Carrie Fisher’s brother Todd responds to Billie Lourd’s claims

Carrie Fisher’s brother Todd responds to Billie Lourd’s claims

Carrie Fisher’s brother Todd responds to Billie Lourd’s claims he tried to ‘capitalize’ on her death

“I take issue with what she said on every level.”


Carrie Fisher‘s brother, Todd Fisher, is hitting back after his niece Billie Lourd publicly accused him and his half-sisters of trying to “capitalize” on her mother’s death.

“I take issue with what she said on every level,” he told ET on Wednesday, hours after Lourd issued a statement confirming that her mother’s siblings hadn’t been invited to the late Star Wars icon’s Hollywood Walk of Fame induction ceremony this week. Lourd also said, “They know why.”

“There was no money made on anything,” Todd Fisher insisted. “I did one 20/20 interview, and I didn’t charge for that. I only did that because the pundits were making a big deal out of the fact that my mother died of a broken heart. And it was really annoying me because I didn’t agree with that analysis.”

Todd Fisher and Billie Lourd

Todd Fisher and Billie Lourd

| Credit: Robert Smith/Patrick McMullan;Paul Archuleta/Getty Images

He added that “months and months later, I wrote my personal memoir, called My Girls, which is a book about my sister and my mother and our life together over 60 years. That book, it’s an homage to them. And it’s not about their death, it’s about their life. There’s less than one chapter about death.”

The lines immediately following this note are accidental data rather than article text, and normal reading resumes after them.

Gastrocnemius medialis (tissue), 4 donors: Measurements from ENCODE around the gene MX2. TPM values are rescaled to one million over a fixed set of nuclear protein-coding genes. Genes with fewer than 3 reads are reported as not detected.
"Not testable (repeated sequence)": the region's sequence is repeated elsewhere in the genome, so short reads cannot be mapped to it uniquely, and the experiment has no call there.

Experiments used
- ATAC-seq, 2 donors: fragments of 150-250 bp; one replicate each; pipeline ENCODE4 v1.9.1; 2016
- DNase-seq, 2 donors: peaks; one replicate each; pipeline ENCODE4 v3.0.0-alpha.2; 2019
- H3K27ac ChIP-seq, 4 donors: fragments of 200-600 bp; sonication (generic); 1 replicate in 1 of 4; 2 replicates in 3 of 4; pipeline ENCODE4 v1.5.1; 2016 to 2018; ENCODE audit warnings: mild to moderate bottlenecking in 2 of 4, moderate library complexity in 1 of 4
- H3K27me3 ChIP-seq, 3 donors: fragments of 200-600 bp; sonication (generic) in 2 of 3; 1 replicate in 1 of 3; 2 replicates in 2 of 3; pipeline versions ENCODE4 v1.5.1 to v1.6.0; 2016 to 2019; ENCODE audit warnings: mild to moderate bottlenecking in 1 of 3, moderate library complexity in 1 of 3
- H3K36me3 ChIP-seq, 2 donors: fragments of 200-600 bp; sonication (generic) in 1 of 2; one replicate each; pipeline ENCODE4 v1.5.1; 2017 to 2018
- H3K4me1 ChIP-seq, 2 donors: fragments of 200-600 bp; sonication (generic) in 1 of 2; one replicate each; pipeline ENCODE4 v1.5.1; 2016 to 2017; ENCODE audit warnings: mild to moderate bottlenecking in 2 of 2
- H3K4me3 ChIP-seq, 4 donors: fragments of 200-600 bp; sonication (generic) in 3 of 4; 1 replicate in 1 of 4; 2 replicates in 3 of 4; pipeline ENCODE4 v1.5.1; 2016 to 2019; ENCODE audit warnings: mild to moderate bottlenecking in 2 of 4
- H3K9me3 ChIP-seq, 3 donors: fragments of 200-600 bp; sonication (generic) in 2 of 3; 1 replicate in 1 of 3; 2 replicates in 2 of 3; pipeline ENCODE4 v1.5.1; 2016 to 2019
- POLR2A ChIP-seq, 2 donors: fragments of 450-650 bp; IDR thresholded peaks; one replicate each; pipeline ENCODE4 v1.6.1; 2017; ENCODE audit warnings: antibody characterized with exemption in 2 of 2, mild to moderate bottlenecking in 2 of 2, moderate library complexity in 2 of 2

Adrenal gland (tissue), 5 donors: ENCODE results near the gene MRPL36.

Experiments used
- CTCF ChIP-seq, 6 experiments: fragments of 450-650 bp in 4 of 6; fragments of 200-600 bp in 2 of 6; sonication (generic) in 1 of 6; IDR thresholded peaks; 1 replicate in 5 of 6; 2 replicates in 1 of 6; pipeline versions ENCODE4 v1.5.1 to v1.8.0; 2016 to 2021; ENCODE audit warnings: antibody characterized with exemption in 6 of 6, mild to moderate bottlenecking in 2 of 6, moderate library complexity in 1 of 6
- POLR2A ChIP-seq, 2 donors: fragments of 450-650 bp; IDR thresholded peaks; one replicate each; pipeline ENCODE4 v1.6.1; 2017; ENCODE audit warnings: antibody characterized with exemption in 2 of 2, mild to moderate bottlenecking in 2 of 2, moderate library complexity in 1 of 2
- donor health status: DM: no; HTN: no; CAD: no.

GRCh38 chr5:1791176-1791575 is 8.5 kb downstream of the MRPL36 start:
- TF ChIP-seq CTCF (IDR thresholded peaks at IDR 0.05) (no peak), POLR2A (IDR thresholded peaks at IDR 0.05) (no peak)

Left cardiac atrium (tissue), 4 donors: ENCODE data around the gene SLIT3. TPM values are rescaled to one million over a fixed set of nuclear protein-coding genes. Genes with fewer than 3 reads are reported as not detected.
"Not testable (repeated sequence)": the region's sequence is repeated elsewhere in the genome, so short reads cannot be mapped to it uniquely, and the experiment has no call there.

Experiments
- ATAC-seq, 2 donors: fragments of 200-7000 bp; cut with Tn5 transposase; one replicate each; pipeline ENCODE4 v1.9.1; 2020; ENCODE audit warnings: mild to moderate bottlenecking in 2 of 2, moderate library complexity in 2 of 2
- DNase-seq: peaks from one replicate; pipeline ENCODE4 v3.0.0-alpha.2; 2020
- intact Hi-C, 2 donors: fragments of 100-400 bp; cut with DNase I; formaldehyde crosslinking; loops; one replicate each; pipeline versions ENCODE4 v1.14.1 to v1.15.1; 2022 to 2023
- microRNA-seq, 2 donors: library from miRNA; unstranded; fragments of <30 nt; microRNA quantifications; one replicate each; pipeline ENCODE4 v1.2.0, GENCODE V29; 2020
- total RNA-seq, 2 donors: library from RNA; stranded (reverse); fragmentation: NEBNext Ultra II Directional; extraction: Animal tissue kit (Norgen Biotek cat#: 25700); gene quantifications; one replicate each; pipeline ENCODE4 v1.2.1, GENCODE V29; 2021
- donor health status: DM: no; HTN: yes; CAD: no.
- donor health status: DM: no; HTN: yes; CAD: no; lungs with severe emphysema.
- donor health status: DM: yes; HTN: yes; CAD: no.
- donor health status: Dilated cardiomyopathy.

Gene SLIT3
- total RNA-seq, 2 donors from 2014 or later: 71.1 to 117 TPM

The family spat began to spill into public view on Tuesday, two days before Carrie was to be posthumously honored with a star on the Walk of Fame. Todd told TMZ that it was “heartbreaking and shocking” not to be invited to the event, and a day later his and Carrie’s half-sisters, Joely Fisher and Tricia Leigh Fisher, shared similar sentiments on Instagram.

The remarks spurred Lourd to issue a rare public statement Wednesday, saying in part, “Days after my mom died, her brother and her sister chose to process their grief publicly and capitalize on my mother’s death, by doing multiple interviews and selling individual books for a lot of money, with my Mom and my grandmother’s deaths as the subject. I found out they had done this through the press. They never consulted me or considered how this would effect our relationship.”

Lourd added, “To be clear — there is no feud. We have no relationship. This was a conscious decision on my part to break a cycle with a way of life I want no part of for myself or my children.”

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